Taking The Lead. Part 1

This will be the first part of a series on Taking the Lead. In each lesson, there will be a few parts and things necessary for you to have or know in order to complete.

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The first step in learning how to play lead is learning scales. Scales are a pattern of notes in a specific key. Because of this, they can be used to play a rough lead to any song in that key. You can find TABs of different scales at ultimate-guitar.com or some other free music website. You can also find books which have all the scales printed out for you. I would strongly suggest getting a book, especially the Basic Scales for Guitar by David Mead ($7.95 on Amazon.com) because the scales are laid out by type, then key. Another advantage is it gives a crash course in reading TABs, teaches what scales are, and has many other helpful guides. Plus, it's pocket sized, so you can study it anywhere if you're one of those people that wants to commit all the scales to memory. Once you are armed with your scales, you need to know what key to play. How do you know that? If you're playing with another guitarist, the first chord of the song is the key. So, if the guitarist hits an Am chord, then the key is A. If they hit a Dsus, the key is D. Get it? If you're trying to develop a lead for a song that doesn't have another guitar, look up the sheet music for it online. At the top of most sheets, it will give the key. Now sometimes the key on a piano doesn't perfectly translate to the key on a guitar. If you find yourself in this situation, then play individual notes on one of the bottom two strings (A and E) until you find a note that sounds right. Since most scales use the same basic shape, once you have a starting place, the rest of it will fall into place. After you practice with the scale as is for a while, you can do a little improvising. Throw in some extra notes, maybe a bend here or there, and you can spice up any scale-based lead. These changes are really dependent on the song being played. Most of them will come from the melody line. You'll probably find them by just listening. If you are playing a scale that has G in it (say first string, third fret) and you hear a note that's a little above that, like an A, you can slide up to that within the scale. You can pick it or bend up to it. After the off note is played, return to the regular scale. The off note may not be on the melody line. It may just be something that sounds good (as long as it doesn't wreck the song). Play around with it until you get the proper scale and off notes to go with it. And last, just make sure to adjust your tempo correctly for the speed of the song. Dante

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    Weaponxclaws
    This didn't really describe how to find correct notes really. What I got out of this article was 'play random notes until it sounds good'.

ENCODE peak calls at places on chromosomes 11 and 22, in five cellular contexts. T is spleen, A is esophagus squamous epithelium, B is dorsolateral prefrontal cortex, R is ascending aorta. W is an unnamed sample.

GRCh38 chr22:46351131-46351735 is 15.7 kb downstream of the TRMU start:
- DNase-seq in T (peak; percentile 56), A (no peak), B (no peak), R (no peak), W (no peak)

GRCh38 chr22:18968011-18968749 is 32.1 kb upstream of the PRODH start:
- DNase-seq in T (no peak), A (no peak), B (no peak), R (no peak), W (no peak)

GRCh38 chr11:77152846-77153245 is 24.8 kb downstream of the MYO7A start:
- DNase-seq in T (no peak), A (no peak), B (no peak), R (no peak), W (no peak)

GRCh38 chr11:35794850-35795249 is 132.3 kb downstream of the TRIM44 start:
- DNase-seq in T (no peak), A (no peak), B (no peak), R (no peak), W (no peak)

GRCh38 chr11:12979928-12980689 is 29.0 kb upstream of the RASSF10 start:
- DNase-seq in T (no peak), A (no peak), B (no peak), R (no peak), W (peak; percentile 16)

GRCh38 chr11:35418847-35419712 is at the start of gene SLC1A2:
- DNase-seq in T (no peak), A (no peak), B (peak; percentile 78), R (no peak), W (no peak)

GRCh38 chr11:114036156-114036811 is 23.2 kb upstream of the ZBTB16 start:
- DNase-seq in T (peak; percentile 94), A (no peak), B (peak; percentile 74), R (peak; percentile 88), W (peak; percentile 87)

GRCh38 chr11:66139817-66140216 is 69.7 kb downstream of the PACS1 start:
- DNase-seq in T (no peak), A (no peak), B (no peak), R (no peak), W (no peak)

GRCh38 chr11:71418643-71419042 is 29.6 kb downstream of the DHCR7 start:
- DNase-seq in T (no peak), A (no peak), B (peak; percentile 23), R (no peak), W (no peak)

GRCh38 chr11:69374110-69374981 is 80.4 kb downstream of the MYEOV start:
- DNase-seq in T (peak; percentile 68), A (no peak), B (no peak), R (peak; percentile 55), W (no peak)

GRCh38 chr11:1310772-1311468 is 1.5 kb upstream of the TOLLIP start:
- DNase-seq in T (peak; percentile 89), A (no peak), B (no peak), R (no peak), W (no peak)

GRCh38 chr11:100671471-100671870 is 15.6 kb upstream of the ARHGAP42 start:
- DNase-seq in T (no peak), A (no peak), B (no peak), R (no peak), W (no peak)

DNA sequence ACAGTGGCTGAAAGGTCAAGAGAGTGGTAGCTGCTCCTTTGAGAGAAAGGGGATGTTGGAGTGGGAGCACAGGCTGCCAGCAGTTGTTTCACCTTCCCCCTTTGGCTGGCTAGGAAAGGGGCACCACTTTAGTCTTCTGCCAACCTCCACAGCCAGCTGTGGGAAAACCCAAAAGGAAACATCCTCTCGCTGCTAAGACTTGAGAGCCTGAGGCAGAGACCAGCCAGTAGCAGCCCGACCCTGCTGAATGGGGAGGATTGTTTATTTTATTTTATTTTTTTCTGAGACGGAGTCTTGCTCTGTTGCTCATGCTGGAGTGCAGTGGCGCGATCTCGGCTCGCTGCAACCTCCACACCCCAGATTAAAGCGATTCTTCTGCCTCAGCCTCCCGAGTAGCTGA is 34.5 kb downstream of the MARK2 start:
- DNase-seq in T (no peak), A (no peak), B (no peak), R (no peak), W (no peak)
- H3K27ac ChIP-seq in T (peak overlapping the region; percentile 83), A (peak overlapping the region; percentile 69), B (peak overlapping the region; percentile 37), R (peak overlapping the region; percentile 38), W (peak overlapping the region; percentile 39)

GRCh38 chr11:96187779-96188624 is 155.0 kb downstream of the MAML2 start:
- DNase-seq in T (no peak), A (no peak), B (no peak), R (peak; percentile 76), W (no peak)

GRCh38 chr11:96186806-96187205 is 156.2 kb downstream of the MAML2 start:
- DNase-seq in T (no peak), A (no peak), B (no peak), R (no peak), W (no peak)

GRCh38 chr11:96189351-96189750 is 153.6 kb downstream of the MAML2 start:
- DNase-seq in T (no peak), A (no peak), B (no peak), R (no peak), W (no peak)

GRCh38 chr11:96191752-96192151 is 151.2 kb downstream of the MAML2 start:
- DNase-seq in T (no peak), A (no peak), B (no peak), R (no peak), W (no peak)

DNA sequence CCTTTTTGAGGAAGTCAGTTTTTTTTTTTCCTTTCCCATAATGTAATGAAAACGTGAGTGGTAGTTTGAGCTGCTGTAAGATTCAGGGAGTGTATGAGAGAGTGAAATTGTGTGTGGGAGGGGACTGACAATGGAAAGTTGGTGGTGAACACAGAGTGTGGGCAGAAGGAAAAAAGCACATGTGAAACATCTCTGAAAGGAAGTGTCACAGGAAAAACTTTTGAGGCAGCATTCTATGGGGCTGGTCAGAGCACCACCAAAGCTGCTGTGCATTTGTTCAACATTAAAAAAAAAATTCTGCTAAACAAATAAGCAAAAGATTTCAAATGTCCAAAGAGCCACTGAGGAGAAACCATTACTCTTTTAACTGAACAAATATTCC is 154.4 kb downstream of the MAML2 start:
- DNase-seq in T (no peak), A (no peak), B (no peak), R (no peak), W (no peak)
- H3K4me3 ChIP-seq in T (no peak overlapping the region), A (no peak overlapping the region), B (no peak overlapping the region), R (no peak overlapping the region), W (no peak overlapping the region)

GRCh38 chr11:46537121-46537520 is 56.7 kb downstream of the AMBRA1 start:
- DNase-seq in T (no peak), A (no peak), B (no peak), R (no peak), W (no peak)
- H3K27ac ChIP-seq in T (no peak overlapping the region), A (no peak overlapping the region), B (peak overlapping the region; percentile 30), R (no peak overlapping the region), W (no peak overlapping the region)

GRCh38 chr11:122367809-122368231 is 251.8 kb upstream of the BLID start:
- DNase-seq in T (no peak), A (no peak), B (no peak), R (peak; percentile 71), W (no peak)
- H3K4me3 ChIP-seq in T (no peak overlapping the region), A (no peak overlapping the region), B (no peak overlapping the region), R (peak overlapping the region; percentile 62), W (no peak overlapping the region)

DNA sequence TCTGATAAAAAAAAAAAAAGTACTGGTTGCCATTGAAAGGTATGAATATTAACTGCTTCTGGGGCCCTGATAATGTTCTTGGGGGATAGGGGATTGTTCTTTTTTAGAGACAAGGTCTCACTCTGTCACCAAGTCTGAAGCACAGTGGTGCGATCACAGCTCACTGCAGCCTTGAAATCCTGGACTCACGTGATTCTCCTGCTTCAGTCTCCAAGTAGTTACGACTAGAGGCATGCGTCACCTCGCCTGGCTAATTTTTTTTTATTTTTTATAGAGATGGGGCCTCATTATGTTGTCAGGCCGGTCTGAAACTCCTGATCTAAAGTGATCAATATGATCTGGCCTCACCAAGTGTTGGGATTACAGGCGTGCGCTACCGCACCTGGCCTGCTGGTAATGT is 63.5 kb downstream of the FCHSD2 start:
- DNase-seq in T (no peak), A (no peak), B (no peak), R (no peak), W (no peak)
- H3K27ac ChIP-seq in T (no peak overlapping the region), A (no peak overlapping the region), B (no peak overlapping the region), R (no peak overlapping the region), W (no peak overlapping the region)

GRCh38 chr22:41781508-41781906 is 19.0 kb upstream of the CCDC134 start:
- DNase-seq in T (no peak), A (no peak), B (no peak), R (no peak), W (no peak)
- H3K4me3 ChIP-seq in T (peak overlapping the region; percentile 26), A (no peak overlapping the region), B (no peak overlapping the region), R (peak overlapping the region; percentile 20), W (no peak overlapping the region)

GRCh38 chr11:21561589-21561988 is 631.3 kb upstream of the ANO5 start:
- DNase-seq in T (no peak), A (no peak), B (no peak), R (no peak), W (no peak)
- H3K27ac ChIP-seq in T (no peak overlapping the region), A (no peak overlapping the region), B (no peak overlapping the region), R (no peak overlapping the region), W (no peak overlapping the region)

play individual notes on one of the bottom two strings (A and E) until you find a note that sounds right
    Play around with it until you get the proper scale and off notes to go with it.
    That is a rather amateur way of playing, sorry.
    DanteJazzman
    weaponxclaws, don't worry, part 3 gives a little better explanation on that. sorry i didn't make it very clear. if you have more questions, just comment them on part 3.
    krypticguitar87
    Dude I'm not sure you actually understand what a key is. If the piano is playing in one key, they key to play in is the exact same thing on the guitar. for example, no matter what instrument you play, the key of C Major consists of these 8 notes: C D E F G A B C Thats it. On the piano that would be all the white keys. Your key is not determined by the first chord of the song. A song can start out whit any chord from a key, for instance the A minor chord is in the key of A minor (C Major), E minor (G Major), D minor (F Major), just to name a few. the only way to figure out the key is to figure out the notes being played for instance, if the progression was A min, D min, E min, A min. then it's in the key of A minor, or the key of C major (when playing lead it doesn't really matter what you call they key they have the same notes, the difference in keys all has to do with the chord progression itself). However if the progression was Amin Dmaj Cmaj Amin Gmaj Amin then your in the key of G major. the first chord alone doesn't necesarily tell you very much about what key it's in, only three or four notes that happen to reside within the key, you're still left to figure out the other three or four notes.
    DanteJazzman
    the first chord rule is just a general rule. it's true most of the time. i thought the lesson said that, but i don't think it does. sorry bout that. and sometimes a guitar is played in a different key from a piano. i've played with a piano on may occasions, so i know that sometimes playing the same key isn't right. it just doesn't sound right. i will admit, this rule is more applied to playing chords rather tahn lead, but the concept still applies